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Urban planning in Mexico has been going through intensive updating by the hand of the recently created Municipal Planning Institutes (IMPLANES). These institutes have emerged in the XXI century as a response to the inability to implement medium to long term planning efforts derived from an urban administration model determined by three year municipal government terms with no reelection as an option. Before the emergence of IMPLANES, decisions pertaining urban infrastructure were determined by mayors trying to leverage brief periods of time in the scale of urban administration and planning. IMPLANES have spent a significant part of their efforts updating the aged and conceptually obsolete –largely based on XX century zoning practices- urban plans of medium to large cities in the country.

One of the frequent components added, as innovations, to the urban plans are green corridors and non-motorized mobility networks conceived as devices to structure what often are highly fragmented urban fabrics. Green corridors are planned on creeks, dry rivers, and rivers. Non-motorized mobility networks are planned on existing streets of various hierarchies. These 2 types of networks, are often planned as separate systems. The green corridors are associated to the production of public space/green areas and the non-motorized systems are related to mobility plans which typically include pedestrian, bicycle, and public transportation alternatives.

The separation of green corridor and non-motorized mobility systems results in plans with complete spatial coverage for non-motorized mobility. But, it also results in plans which have proven to be unrealistic towards implementation. After some years of planning there are very few bicycle lanes built today. As bicycle transportation is slowly being accepted by the population, particularly young people, public budgets continue to be sucked away by expensive traditional car-oriented infrastructure.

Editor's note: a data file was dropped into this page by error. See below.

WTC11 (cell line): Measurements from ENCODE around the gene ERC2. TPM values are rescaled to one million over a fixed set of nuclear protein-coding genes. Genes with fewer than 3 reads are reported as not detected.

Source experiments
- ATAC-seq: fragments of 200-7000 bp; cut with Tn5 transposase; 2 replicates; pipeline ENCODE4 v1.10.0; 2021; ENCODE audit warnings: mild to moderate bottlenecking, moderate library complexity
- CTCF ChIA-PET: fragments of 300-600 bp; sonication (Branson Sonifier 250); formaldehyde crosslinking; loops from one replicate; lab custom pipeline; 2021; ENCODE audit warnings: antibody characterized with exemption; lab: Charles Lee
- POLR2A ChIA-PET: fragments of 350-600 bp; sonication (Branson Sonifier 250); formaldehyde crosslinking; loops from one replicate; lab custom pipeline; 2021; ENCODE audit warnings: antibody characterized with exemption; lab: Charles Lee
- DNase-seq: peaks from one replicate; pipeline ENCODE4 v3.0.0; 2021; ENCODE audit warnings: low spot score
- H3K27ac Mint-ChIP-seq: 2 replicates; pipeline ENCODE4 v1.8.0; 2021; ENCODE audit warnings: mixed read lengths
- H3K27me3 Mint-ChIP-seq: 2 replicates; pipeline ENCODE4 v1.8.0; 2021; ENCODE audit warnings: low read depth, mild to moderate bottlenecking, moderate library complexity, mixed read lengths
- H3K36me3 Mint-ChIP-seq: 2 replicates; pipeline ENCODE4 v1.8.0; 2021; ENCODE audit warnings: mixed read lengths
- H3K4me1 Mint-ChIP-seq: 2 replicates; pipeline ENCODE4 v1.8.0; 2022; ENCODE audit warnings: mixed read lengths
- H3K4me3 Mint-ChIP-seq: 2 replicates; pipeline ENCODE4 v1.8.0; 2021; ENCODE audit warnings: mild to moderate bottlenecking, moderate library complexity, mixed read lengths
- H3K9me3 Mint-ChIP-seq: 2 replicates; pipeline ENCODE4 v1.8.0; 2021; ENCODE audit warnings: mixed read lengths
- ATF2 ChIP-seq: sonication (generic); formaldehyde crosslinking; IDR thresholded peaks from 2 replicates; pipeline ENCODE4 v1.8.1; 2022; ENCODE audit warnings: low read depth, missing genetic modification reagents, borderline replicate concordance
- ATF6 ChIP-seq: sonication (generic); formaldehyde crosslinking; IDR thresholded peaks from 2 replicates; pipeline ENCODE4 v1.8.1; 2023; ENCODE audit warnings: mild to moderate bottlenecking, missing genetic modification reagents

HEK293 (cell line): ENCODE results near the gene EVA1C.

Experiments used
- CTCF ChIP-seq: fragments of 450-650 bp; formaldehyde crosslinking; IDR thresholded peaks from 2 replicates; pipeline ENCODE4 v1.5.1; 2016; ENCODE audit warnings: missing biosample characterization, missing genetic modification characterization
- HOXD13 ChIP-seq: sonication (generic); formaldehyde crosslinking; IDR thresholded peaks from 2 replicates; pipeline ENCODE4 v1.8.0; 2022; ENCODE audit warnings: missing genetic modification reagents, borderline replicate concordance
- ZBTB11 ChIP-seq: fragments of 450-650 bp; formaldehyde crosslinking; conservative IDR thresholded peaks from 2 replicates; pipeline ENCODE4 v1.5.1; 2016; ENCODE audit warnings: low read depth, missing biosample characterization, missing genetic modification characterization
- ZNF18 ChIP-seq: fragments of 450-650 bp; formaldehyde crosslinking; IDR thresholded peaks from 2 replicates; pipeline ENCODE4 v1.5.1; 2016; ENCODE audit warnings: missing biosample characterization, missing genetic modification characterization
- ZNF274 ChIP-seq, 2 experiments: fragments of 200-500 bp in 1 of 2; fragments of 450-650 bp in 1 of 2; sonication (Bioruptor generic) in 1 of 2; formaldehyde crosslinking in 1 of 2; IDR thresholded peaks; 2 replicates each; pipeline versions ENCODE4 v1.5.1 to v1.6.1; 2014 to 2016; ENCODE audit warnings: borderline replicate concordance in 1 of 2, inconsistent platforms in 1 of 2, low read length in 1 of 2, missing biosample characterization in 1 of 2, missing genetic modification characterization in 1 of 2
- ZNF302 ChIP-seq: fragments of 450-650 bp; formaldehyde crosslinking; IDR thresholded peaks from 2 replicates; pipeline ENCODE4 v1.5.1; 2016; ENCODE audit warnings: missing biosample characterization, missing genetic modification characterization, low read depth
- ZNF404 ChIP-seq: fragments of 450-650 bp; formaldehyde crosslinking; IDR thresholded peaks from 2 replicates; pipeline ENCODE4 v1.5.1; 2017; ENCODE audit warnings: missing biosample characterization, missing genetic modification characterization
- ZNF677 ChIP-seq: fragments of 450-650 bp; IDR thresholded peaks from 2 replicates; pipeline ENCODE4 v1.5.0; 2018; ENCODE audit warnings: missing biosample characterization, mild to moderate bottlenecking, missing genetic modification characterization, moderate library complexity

The intention of this paper is to propose that a hybrid network composed of integrated green corridors and non-motorized mobility can be more effective as a strategy towards implementation. While the spatial coverage might not be as extensive as the planned non-motorized networks on retrofitted streets, it is a coverage which can be targeted and centered on green corridors which, complemented by complete streets, can both deliver mobility, public space, and ecosystem services.

This paper is the result of the design exploration of hybrid networks in applied academic studios. The inquiry is led by urban studies on 4 northern Mexico cities, 3 of which were supported by design studios in collaboration with the local IMPLANES. These studios fill the gap created by the lack of educational programs in landscape architecture and urban design in Mexico; while serving as an opportunity to learn by serving communities.

The four cities were selected because of two different characteristics in their green corridor capacities: Chihuahua and Los Cabos possess networks already planned on natural drainage ways; Hermosillo and Mexicali have mostly artificial drainage ways found on irrigation and storm water management canals.

All these four cities also share 2 other critical conditions relevant to the production of hybrid corridors: these are all semi-arid and arid cities. According to their urban plans, their average rainfall rates are 262.7 millimeters for Los Cabos; 427.2 mm for Chihuahua; 348 mm for Hermosillo; and 36 mm for Mexicali. Their natural landscapes are mostly composed of grasslands and desert scrub with the presence of trees only on intermittent riparian corridors and on mountain slopes. These corridors and massifs contain spatial and environmental quality but are threatened, destroyed, or polluted by urbanization. The four cities have insufficient green areas. According to recommendations by the World Health Organization, used as indicator by their urban plans, city dwellers need 9 square meters of green areas: Los Cabos has only 4 m2 per person; Chihuahua 3.7 m2; Hermosillo 6.19 m2; and Mexicali 2.1 m2.



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